Senior Justin Gurth speaks at the 2021 Beat Lafayette Luncheon. Senior players and coaches have lunch with members of the “50 Game Club,” who have attended 50 or more Lehigh-Lafayette games. (Gabi Falk/B&W Staff)

More than football: Campus-wide Le-Laf traditions


As can be seen throughout campus, the football team is not alone in its efforts to beat Lafayette. This year the Civil and Environmental Engineering Department is also involving itself in the festivities. 

While the Lehigh-Lafayette football game is the hallmark event of The Rivalry, the week preceding the game is packed with other events engaging various student groups and academic departments, all intended to boost school spirit and community. 

Beginning in 2018, Lehigh’s American Society of Civil Engineers Student Chapter along with the support of Peter Bryan, ‘88, Lehigh Valley Technical Associates, Weir Welding and the staff at Fritz Laboratory designed a “Lehigh” steel beam to crush a “Lafayette” steel beam using a five million-pound testing machine. 

This year, the event commemorated Bryan, who recently passed away. Bryan was instrumental in the conception of the event, said Jillian Tamarazzo, ‘22, a member of the executive board of Lehigh’s American Society of Civil Engineers Student Chapter. To do so, Bryan’s initials were painted on the Lehigh beam before it was crushed.

“For everyone to come together during Le-Laf week, it kind of helps you have a more social take on your department,” Tamarazzo said.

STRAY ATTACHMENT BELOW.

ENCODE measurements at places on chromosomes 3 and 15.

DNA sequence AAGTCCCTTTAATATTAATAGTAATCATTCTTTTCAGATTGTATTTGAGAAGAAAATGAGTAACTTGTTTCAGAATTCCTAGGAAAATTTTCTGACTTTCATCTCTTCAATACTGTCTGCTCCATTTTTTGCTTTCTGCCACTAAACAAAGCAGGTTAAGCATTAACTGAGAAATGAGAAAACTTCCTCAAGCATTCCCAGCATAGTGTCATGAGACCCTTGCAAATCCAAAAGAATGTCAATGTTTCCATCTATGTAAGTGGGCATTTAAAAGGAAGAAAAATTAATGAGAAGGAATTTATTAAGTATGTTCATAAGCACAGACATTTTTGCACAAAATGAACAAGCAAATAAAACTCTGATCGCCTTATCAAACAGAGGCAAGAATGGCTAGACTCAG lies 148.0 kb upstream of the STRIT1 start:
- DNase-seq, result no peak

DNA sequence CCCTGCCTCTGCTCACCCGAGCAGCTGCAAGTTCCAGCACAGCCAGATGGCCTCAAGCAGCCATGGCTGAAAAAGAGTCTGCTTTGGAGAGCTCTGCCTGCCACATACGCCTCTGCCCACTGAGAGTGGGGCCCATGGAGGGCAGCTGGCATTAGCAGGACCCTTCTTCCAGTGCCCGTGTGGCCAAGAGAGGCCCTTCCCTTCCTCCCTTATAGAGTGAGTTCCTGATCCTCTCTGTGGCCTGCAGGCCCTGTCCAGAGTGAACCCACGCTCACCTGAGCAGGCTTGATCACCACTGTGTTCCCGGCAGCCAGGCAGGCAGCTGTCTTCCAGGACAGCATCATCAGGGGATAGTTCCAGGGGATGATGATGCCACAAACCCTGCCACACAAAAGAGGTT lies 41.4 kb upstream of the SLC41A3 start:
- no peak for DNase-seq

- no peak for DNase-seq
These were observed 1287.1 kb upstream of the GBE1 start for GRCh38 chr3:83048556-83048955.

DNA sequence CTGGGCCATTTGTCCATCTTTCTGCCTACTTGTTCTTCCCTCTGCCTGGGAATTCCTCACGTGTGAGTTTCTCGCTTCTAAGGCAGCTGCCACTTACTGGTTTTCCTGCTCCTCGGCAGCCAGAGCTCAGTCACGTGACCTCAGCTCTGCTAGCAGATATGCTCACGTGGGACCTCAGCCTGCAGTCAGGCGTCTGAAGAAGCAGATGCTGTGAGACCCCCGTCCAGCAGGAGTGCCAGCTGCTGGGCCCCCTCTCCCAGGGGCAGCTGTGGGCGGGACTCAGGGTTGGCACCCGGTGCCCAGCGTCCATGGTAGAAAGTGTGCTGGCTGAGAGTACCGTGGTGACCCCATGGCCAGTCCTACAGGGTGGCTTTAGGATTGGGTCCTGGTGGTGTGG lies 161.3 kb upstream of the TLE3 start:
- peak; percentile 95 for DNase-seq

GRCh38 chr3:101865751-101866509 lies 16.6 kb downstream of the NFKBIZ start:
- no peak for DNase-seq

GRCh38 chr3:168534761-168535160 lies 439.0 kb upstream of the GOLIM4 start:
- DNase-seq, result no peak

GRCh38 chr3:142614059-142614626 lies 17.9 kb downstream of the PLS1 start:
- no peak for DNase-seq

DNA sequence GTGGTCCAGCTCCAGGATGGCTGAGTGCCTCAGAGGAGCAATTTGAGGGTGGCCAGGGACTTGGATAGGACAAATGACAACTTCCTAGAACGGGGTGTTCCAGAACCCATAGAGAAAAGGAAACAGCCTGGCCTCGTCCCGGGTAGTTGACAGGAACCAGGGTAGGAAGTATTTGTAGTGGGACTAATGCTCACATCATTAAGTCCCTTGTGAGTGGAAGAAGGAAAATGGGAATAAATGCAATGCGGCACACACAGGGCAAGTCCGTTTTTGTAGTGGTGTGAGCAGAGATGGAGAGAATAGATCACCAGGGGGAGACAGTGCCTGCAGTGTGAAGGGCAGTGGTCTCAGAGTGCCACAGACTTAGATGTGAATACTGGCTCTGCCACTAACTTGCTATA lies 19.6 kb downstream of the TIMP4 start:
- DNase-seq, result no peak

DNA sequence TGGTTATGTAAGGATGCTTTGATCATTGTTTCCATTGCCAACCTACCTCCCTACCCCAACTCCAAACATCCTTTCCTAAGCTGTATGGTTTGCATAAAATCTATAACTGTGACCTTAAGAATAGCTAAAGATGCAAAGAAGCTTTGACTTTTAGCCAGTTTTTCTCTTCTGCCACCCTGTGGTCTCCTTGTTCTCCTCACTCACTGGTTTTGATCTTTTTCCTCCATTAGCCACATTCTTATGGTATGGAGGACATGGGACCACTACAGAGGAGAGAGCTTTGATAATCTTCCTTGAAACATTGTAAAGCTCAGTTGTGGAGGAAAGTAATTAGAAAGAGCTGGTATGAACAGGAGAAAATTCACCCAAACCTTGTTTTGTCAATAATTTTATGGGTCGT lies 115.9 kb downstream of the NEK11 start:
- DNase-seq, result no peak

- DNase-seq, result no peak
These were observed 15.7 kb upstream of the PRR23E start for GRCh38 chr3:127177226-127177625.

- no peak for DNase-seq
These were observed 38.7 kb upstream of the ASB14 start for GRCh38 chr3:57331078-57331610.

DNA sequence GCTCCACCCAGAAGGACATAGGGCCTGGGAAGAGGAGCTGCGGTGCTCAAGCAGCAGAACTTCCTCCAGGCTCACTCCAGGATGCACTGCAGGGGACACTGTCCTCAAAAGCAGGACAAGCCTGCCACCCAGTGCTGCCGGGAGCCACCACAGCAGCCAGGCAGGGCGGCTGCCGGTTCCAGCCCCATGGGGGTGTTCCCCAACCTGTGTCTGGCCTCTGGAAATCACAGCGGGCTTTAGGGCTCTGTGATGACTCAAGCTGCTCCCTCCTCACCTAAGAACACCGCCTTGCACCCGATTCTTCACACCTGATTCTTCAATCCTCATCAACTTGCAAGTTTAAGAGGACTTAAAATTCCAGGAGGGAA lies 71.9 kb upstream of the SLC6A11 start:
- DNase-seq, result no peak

Adding to the social traditions, bed races, a Le-Laf week custom organized by the Association of Student Alumni, allows students to create teams and race mobile beds against one another. 

Previously held on Memorial Walk, the 2021 event took place on Packer Avenue, said Megan Purcell, ‘22, vice president of the Association of Student Alumni. 

She said this new system was adopted to allow more teams to race against one another in a bracket-style tournament as opposed to the previously held time trials. 

Purcell said Le-Laf week is her favorite time of year, a sentiment she believes many of her fellow students can relate to. As a leader within a student organization, she said these groups play a crucial role in the momentous week. 

“I think it’s really important that all these organizations get involved to help promote these traditions and keep them alive so everyone has the most fun and the best week possible,” Purcell said.

Music groups are also getting involved in the school spirit. Held on Nov. 18, the La Lafapella concert featured several Lehigh a capella and choir groups. 

Cecily Ritchie, ‘23, a member of The Melismatics, said each group performed two to three songs after which all the groups united to sing the Lehigh alma mater. 

Ritchie said as someone who enjoys music, she is glad musical performances have become part of the Le-Laf week traditions as The Rivalry is part of Lehigh’s culture. 

She said having greater involvement from student groups only adds to the spirit felt throughout campus as they increase student participation.

“It’s not just about the football game, but it’s about celebrating Lehigh and The Rivalry itself,” Ritchie said.

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